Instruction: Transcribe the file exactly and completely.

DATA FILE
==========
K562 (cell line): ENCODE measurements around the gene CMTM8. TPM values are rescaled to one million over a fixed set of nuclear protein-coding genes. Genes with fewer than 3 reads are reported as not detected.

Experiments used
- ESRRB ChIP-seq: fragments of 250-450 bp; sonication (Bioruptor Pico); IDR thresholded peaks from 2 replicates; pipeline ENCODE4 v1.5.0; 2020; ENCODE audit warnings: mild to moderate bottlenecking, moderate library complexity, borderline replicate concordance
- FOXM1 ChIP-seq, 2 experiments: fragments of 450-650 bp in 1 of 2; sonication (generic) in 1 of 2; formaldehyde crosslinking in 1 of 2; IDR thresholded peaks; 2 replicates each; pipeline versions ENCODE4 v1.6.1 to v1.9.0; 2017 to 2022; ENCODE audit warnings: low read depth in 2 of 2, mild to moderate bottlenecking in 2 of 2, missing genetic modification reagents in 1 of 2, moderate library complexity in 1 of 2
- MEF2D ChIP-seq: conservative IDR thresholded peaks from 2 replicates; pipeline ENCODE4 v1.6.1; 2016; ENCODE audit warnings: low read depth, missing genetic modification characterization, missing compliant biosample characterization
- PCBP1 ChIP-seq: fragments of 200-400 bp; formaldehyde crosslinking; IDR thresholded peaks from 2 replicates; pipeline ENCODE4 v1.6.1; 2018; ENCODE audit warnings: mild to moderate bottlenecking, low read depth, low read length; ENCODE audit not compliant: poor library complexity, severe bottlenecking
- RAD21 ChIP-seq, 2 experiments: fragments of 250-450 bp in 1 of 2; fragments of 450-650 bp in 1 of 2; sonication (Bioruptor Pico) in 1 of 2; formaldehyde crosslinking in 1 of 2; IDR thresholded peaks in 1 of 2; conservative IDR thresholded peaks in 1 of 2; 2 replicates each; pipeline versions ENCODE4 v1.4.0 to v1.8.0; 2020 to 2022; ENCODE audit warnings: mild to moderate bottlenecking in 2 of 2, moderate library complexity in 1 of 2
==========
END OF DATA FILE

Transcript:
K562 (cell line): ENCODE measurements around the gene CMTM8. TPM values are rescaled to one million over a fixed set of nuclear protein-coding genes. Genes with fewer than 3 reads are reported as not detected.

Experiments used
- ESRRB ChIP-seq: fragments of 250-450 bp; sonication (Bioruptor Pico); IDR thresholded peaks from 2 replicates; pipeline ENCODE4 v1.5.0; 2020; ENCODE audit warnings: mild to moderate bottlenecking, moderate library complexity, borderline replicate concordance
- FOXM1 ChIP-seq, 2 experiments: fragments of 450-650 bp in 1 of 2; sonication (generic) in 1 of 2; formaldehyde crosslinking in 1 of 2; IDR thresholded peaks; 2 replicates each; pipeline versions ENCODE4 v1.6.1 to v1.9.0; 2017 to 2022; ENCODE audit warnings: low read depth in 2 of 2, mild to moderate bottlenecking in 2 of 2, missing genetic modification reagents in 1 of 2, moderate library complexity in 1 of 2
- MEF2D ChIP-seq: conservative IDR thresholded peaks from 2 replicates; pipeline ENCODE4 v1.6.1; 2016; ENCODE audit warnings: low read depth, missing genetic modification characterization, missing compliant biosample characterization
- PCBP1 ChIP-seq: fragments of 200-400 bp; formaldehyde crosslinking; IDR thresholded peaks from 2 replicates; pipeline ENCODE4 v1.6.1; 2018; ENCODE audit warnings: mild to moderate bottlenecking, low read depth, low read length; ENCODE audit not compliant: poor library complexity, severe bottlenecking
- RAD21 ChIP-seq, 2 experiments: fragments of 250-450 bp in 1 of 2; fragments of 450-650 bp in 1 of 2; sonication (Bioruptor Pico) in 1 of 2; formaldehyde crosslinking in 1 of 2; IDR thresholded peaks in 1 of 2; conservative IDR thresholded peaks in 1 of 2; 2 replicates each; pipeline versions ENCODE4 v1.4.0 to v1.8.0; 2020 to 2022; ENCODE audit warnings: mild to moderate bottlenecking in 2 of 2, moderate library complexity in 1 of 2